(3) Maybe A.C. did wish to, in part, shock people. I will not argue that because there was enough mischievous imp in him for that. However, even when he did the impish thing it was with the intent of not only having fun, but also of attempting to awaken people from their sleep of ignorance, their lazy, superficially thinking mental sleep.
(4) A.C. was not the cause of the Golden Dawn's break up; that was happening before he even entered the order and it was caused, in part, by S. L. MacGregor Mather's megalomaniac ambitions as well as the conflict between the inflated egos that made up the body of the fraternity - poets, actresses, clergymen, and so forth. The G.D. was in the decline by the time Crowley entered the order.
(5) A.C. did not demand "Satanistic (!!!???) rituals, black magic, and other real tough stuff" of the G.D.. Crowley was disappointed with the elementary nature of some of the order's "secrets" and he was quite right in pointing out that the rituals were too verbose, but he did not demand any form of Satanic rituals nor "other real tough stuff", whatever that is supposed to mean, and the closest thing that A.C. attempted that could be called "black magic" was work with the Goetia, which is simply magic, admittedly of a low order, but neither "black" nor "white" in its essential nature, and his intent did not colour it "black".
Obviously Fritz Leiber does not do what any writer should do - careful personal research. Apparently Mr. Leiber relied only on the most superficial, vindictive, secondhand rubbish about Aleister Crowley upon which to base his opinion. He should have also studied the authors and researchers who have written more rationally and objectively about Crowley, and more importantly, Mr. Leiber should have gone directly to the source itself and carefully studied the mass of writings left by Aleister Crowley. Instead he carelessly added to the mass of misinformation and irresponsible sensationalistic garbage that is so easily written and so easy to find between the covers of so many books today.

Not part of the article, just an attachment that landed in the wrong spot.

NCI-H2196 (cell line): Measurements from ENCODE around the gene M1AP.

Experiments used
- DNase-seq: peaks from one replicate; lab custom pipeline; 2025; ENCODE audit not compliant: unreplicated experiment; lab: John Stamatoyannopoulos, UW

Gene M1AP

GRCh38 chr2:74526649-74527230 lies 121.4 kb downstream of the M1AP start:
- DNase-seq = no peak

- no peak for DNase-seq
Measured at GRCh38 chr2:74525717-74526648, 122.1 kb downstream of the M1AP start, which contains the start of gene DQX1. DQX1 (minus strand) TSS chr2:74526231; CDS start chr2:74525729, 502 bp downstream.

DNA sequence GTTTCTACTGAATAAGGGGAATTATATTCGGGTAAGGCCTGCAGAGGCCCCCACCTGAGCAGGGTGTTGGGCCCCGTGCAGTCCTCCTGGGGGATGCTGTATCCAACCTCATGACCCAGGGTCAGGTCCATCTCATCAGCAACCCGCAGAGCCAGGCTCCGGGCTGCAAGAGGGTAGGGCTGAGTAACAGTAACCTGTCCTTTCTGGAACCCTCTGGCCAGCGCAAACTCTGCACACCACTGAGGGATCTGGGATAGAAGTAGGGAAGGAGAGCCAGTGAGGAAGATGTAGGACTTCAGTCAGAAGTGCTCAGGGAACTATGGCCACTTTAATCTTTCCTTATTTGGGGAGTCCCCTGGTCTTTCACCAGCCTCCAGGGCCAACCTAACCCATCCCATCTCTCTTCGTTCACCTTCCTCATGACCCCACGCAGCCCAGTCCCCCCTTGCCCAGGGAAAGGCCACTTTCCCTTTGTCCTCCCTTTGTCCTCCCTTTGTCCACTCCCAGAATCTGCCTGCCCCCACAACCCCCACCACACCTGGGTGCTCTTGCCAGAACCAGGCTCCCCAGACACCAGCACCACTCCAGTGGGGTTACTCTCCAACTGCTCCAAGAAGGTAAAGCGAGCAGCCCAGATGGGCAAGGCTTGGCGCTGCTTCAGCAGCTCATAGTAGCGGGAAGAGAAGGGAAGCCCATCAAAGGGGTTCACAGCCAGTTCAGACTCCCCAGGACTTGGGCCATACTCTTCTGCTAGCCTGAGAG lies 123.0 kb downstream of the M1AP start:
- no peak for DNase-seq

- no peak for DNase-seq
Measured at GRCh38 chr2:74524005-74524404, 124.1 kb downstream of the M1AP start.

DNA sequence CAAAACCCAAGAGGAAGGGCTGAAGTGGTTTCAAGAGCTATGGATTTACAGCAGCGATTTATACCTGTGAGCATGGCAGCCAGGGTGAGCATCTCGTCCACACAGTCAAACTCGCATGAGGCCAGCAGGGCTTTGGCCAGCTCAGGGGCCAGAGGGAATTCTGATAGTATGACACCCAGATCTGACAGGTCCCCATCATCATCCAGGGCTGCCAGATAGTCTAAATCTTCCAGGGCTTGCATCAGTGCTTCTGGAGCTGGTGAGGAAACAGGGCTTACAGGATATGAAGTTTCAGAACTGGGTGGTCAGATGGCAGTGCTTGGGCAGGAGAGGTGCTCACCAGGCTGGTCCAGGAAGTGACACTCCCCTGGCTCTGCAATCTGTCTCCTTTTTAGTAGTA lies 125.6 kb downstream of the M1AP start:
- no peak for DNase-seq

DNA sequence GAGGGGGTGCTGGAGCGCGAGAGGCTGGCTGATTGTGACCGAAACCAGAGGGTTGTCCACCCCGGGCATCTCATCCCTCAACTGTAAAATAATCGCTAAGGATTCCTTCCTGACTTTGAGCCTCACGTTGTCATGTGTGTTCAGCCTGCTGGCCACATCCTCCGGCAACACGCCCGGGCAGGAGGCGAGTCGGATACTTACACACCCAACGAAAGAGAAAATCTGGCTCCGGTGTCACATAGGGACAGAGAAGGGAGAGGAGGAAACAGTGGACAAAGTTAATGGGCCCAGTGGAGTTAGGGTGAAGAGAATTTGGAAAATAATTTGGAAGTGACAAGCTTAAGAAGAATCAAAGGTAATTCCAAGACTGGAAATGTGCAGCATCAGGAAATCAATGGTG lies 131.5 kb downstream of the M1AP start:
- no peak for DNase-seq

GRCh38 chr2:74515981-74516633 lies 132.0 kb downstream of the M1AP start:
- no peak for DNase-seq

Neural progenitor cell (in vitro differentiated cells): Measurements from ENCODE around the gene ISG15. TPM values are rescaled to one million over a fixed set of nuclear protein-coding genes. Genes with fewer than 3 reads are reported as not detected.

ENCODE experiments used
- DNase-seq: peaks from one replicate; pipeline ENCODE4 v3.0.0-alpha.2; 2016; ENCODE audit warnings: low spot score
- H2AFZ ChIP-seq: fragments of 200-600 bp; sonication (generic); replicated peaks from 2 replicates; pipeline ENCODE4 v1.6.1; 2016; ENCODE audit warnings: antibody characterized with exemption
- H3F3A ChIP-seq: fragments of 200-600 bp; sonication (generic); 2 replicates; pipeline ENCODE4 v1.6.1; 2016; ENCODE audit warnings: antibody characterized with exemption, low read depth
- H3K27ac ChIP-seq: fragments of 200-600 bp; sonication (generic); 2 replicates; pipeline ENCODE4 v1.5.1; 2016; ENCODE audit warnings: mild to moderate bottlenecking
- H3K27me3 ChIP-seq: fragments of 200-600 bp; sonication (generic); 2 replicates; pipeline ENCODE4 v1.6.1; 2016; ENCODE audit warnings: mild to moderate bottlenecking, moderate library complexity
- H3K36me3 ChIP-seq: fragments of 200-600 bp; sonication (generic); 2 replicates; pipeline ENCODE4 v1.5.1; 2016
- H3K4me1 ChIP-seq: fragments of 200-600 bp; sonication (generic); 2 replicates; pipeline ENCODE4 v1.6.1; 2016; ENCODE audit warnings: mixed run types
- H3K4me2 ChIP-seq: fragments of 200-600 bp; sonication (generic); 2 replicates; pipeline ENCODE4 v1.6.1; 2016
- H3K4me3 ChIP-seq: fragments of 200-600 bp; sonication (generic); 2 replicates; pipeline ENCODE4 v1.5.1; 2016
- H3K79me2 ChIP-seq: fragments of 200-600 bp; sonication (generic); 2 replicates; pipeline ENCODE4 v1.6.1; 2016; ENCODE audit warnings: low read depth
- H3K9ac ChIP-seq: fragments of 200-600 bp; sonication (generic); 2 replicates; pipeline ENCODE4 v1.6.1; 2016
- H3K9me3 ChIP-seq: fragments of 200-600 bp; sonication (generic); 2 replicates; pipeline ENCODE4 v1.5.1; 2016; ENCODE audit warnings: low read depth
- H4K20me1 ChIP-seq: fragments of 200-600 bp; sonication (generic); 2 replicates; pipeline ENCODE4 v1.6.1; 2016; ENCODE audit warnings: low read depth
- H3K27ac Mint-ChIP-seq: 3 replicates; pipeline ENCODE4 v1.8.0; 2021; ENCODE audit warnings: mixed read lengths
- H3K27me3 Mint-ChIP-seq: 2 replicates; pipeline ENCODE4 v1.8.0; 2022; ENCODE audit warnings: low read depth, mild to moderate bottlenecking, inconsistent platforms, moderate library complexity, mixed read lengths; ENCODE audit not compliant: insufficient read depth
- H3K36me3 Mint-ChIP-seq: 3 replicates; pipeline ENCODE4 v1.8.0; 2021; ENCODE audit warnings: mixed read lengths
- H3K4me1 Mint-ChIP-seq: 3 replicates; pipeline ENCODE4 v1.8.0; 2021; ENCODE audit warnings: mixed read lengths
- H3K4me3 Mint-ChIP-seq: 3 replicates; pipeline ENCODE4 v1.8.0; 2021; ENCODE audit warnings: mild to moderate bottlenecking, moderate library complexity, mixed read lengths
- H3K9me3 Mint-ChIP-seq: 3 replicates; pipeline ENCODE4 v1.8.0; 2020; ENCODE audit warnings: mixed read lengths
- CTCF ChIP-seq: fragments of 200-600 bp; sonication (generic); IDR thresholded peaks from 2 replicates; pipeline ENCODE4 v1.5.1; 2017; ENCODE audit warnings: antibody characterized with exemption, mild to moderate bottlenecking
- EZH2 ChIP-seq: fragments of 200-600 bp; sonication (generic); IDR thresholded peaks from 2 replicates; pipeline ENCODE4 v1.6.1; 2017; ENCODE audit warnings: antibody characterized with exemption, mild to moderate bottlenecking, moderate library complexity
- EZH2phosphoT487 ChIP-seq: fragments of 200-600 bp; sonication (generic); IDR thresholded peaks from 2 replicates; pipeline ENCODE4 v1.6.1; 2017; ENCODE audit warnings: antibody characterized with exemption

It seems to have become a tradition to slander Aleister Crowley, especially now that he is no longer alive to respond to libelous statements, and it is a tradition that only an ignorant fool or a dishonourable man would follow. Fritz Leiber, shame on you. Go stand in a corner. And Steve, my man, you should know better than to judge others upon circumstantial evidence and thirdhand information only. It is supposed to be that a man is innocent until proven guilty, but in this society, more often than not, especially where our geniuses are concerned, it seems to be that a man is guilty until proven innocent - and who really cares to hear the evidence in the man's favour once the snap judgment is formulated!
Our Lady of Darkness? One hundred and fifty-seven pages is a lot of reading for a semi-decent climax that leaves one feeling rather cheated. My advice is that if the book interests you, glance through the end in the bookstore but save your money and instead of that pick up a Stephen King book. Or better still, either Crowley's Moonchild or Diary of a Drug Fiend.
And Steve, I'm still waiting for an answer to my letters. They are pretty interesting and I would like to know the answers to the questions I asked. All this fame hasn't gone to your head now, has it? Or are you afraid of reliving the fate of the editor in "The Ballad of the Flexible Bullet"? Well ... no need to worry about that.
[TNN.V.4.5, September 1986 E.V.]